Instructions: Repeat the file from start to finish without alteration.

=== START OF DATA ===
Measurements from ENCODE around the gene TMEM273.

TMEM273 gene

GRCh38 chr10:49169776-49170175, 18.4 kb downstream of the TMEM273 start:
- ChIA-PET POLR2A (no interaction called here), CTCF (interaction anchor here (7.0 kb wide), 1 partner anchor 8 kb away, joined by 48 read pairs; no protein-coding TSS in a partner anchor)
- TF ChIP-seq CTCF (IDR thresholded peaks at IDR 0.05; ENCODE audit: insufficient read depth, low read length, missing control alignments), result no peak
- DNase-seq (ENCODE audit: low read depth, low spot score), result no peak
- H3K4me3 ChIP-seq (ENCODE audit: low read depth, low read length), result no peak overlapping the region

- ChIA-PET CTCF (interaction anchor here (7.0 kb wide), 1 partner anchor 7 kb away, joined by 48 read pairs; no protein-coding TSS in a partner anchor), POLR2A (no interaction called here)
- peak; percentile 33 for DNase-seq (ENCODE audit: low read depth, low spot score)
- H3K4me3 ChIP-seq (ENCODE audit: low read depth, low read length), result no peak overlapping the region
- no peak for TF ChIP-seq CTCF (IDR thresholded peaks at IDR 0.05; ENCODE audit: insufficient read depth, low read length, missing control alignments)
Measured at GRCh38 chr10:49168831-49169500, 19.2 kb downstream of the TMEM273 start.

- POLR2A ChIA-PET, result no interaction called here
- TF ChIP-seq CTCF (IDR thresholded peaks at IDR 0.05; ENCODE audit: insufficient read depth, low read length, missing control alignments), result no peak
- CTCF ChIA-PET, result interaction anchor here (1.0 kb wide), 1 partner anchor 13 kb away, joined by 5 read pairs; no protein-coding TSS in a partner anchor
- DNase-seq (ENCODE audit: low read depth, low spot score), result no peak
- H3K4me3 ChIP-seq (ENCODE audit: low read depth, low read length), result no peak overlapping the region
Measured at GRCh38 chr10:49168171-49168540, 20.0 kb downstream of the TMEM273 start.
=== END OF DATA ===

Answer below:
Measurements from ENCODE around the gene TMEM273.

TMEM273 gene

GRCh38 chr10:49169776-49170175, 18.4 kb downstream of the TMEM273 start:
- ChIA-PET POLR2A (no interaction called here), CTCF (interaction anchor here (7.0 kb wide), 1 partner anchor 8 kb away, joined by 48 read pairs; no protein-coding TSS in a partner anchor)
- TF ChIP-seq CTCF (IDR thresholded peaks at IDR 0.05; ENCODE audit: insufficient read depth, low read length, missing control alignments), result no peak
- DNase-seq (ENCODE audit: low read depth, low spot score), result no peak
- H3K4me3 ChIP-seq (ENCODE audit: low read depth, low read length), result no peak overlapping the region

- ChIA-PET CTCF (interaction anchor here (7.0 kb wide), 1 partner anchor 7 kb away, joined by 48 read pairs; no protein-coding TSS in a partner anchor), POLR2A (no interaction called here)
- peak; percentile 33 for DNase-seq (ENCODE audit: low read depth, low spot score)
- H3K4me3 ChIP-seq (ENCODE audit: low read depth, low read length), result no peak overlapping the region
- no peak for TF ChIP-seq CTCF (IDR thresholded peaks at IDR 0.05; ENCODE audit: insufficient read depth, low read length, missing control alignments)
Measured at GRCh38 chr10:49168831-49169500, 19.2 kb downstream of the TMEM273 start.

- POLR2A ChIA-PET, result no interaction called here
- TF ChIP-seq CTCF (IDR thresholded peaks at IDR 0.05; ENCODE audit: insufficient read depth, low read length, missing control alignments), result no peak
- CTCF ChIA-PET, result interaction anchor here (1.0 kb wide), 1 partner anchor 13 kb away, joined by 5 read pairs; no protein-coding TSS in a partner anchor
- DNase-seq (ENCODE audit: low read depth, low spot score), result no peak
- H3K4me3 ChIP-seq (ENCODE audit: low read depth, low read length), result no peak overlapping the region
Measured at GRCh38 chr10:49168171-49168540, 20.0 kb downstream of the TMEM273 start.